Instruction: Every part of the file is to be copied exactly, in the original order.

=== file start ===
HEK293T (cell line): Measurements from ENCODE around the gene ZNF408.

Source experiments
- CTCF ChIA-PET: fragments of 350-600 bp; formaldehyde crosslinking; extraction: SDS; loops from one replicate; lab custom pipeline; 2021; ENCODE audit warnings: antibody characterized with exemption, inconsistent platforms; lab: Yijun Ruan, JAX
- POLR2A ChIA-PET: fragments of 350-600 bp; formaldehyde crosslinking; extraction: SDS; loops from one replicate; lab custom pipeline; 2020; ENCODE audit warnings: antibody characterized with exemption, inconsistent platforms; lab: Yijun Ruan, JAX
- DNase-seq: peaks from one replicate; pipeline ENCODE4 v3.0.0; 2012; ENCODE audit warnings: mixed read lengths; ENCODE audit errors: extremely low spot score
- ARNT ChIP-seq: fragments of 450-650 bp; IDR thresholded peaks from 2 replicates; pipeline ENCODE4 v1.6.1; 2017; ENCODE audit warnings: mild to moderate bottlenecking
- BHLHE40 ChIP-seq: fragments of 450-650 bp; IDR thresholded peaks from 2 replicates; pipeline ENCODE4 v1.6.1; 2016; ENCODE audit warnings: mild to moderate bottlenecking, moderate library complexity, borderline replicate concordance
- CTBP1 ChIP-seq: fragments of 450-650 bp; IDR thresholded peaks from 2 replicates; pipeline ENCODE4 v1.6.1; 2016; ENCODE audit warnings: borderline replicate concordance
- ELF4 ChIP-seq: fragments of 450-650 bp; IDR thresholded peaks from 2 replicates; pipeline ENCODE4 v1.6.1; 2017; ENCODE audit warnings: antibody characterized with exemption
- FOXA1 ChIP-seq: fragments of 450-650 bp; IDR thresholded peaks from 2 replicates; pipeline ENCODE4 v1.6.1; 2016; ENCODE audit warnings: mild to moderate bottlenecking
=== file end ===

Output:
HEK293T (cell line): Measurements from ENCODE around the gene ZNF408.

Source experiments
- CTCF ChIA-PET: fragments of 350-600 bp; formaldehyde crosslinking; extraction: SDS; loops from one replicate; lab custom pipeline; 2021; ENCODE audit warnings: antibody characterized with exemption, inconsistent platforms; lab: Yijun Ruan, JAX
- POLR2A ChIA-PET: fragments of 350-600 bp; formaldehyde crosslinking; extraction: SDS; loops from one replicate; lab custom pipeline; 2020; ENCODE audit warnings: antibody characterized with exemption, inconsistent platforms; lab: Yijun Ruan, JAX
- DNase-seq: peaks from one replicate; pipeline ENCODE4 v3.0.0; 2012; ENCODE audit warnings: mixed read lengths; ENCODE audit errors: extremely low spot score
- ARNT ChIP-seq: fragments of 450-650 bp; IDR thresholded peaks from 2 replicates; pipeline ENCODE4 v1.6.1; 2017; ENCODE audit warnings: mild to moderate bottlenecking
- BHLHE40 ChIP-seq: fragments of 450-650 bp; IDR thresholded peaks from 2 replicates; pipeline ENCODE4 v1.6.1; 2016; ENCODE audit warnings: mild to moderate bottlenecking, moderate library complexity, borderline replicate concordance
- CTBP1 ChIP-seq: fragments of 450-650 bp; IDR thresholded peaks from 2 replicates; pipeline ENCODE4 v1.6.1; 2016; ENCODE audit warnings: borderline replicate concordance
- ELF4 ChIP-seq: fragments of 450-650 bp; IDR thresholded peaks from 2 replicates; pipeline ENCODE4 v1.6.1; 2017; ENCODE audit warnings: antibody characterized with exemption
- FOXA1 ChIP-seq: fragments of 450-650 bp; IDR thresholded peaks from 2 replicates; pipeline ENCODE4 v1.6.1; 2016; ENCODE audit warnings: mild to moderate bottlenecking